8 October, 2020Thousands of workers took to the streets of South Africa’s main cities and towns to protest corruption, gender-based violence, and to protect jobs and collective bargaining agreements from arrogant employers.
The national strike, on 7 October, which coincided with World Day for Decent Work, was called by the Congress of South African Trade Unions (COSATU) with support from the other main federations: the Federation of Unions of South Africa (FEDUSA), the South African Federation of Trade Unions (SAFTU), and the National Council of Trade Unions (NACTU).
IndustriALL Global Union’s five affiliates in South Africa belong to three of the federations. The combined membership of the federations represents millions of workers. The unions say the law should be used to deal with corruption through prosecution, and anti-corruption strategies should be put in place.
The unions wanted an end to gender-based violence and for the government to ratify Convention 190 on curbing violence and harassment at work, and to develop an implementation plan. The gender pay gap must also be closed.
On health and safety, unions want employers to comply with labour laws and not leave the burden on workers and their families.
Petitions presented by the unions called upon the government to act on preventing retrenchments of workers after over two million jobs were lost during the country’s Covid-19 lockdown which began in March. The retrenchments, which were high in sectors such as mining, added to the already high unemployment levels. According to Statistics South Africa, the expanded rate of unemployment is 42 per cent, which includes those who have given up looking for jobs.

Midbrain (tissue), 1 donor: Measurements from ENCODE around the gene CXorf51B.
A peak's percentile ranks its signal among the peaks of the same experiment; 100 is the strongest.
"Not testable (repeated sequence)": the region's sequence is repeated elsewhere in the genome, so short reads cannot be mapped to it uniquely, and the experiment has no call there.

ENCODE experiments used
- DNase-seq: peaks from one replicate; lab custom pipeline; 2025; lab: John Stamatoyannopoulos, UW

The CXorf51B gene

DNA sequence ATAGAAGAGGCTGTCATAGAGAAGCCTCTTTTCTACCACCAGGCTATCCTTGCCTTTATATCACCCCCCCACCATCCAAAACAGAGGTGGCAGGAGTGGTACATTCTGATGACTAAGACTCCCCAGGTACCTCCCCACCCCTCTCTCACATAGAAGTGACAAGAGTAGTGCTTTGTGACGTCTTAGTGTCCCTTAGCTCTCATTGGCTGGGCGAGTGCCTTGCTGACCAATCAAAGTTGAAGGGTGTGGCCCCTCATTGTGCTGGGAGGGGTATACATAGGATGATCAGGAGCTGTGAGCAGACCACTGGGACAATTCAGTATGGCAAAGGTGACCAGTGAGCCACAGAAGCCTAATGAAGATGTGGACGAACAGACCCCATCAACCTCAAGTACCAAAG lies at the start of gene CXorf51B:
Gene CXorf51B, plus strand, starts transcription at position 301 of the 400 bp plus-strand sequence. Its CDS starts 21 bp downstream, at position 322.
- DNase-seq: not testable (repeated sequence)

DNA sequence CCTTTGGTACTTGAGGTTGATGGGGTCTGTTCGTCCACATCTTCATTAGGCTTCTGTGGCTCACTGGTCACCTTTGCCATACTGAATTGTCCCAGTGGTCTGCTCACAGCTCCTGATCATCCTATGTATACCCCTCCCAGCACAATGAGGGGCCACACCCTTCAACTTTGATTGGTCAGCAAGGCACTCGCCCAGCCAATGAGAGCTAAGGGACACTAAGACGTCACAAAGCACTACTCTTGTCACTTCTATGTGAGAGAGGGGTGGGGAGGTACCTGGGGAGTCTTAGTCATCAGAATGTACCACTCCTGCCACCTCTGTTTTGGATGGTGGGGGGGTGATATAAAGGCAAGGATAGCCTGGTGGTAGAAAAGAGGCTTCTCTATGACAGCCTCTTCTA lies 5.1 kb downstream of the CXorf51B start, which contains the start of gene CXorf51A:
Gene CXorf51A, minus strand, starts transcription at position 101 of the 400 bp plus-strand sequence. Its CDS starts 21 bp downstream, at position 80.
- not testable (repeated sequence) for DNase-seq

The unions say there is an attack on collective bargaining and demand that sections of the labour laws must be amended to force employers to comply. Additionally, employers were not promoting social dialogue but are instead ignoring labour laws and existing agreements.
Joseph Montisetse, the president of the National Union of Mineworkers (NUM), said unions were shocked “by corruption involving the Unemployment Insurance Fund Temporary Employer/employee Relief Scheme which were meant to benefit retrenched workers and also those employers who were in financial problems because of Covid-19.” Some employers claimed Covid-19 relief funds but did not pay them out to workers and have since been arrested for fraud.
Irvin Jim, the general secretary of the National Union of Metalworkers of South Africa (NUMSA) said: “Employers did not waste the crisis imposed by Covid-19 and the lockdown, which they used to attack workers’ wages by unilaterally imposing wage cuts of between 20-25 per cent without consulting with the union.” But the unions are fighting back.
As part of the national strike, the Southern African Clothing and Textile Workers Union (SACTWU) picketed outside the offices of garment retailer Cape Union Mart in Johannesburg, demanding that the employer respect signed collective bargaining agreements and stop using threats and intimidation to force workers to sign new contracts that are inferior to existing ones.
André Kriel, SACTWU general secretary said:
“The COSATU strike is significant because it is unifying. It confirms concretely that all South African workers, irrespective of union federation affiliation, are crystal clear about common core issues which they must fight in the current conjuncture: corruption in the public and private sector, job losses, attacks on collective bargaining and gender-based violence”.
IndustriALL general secretary Valter Sanches said:
“We are in solidarity with the millions of South African workers who are fighting for jobs, against gender-based violence, and for the protection of collective bargaining. These are issues at the core of union activities, and employers should not be allowed to destroy what the union has gained through years of struggle.”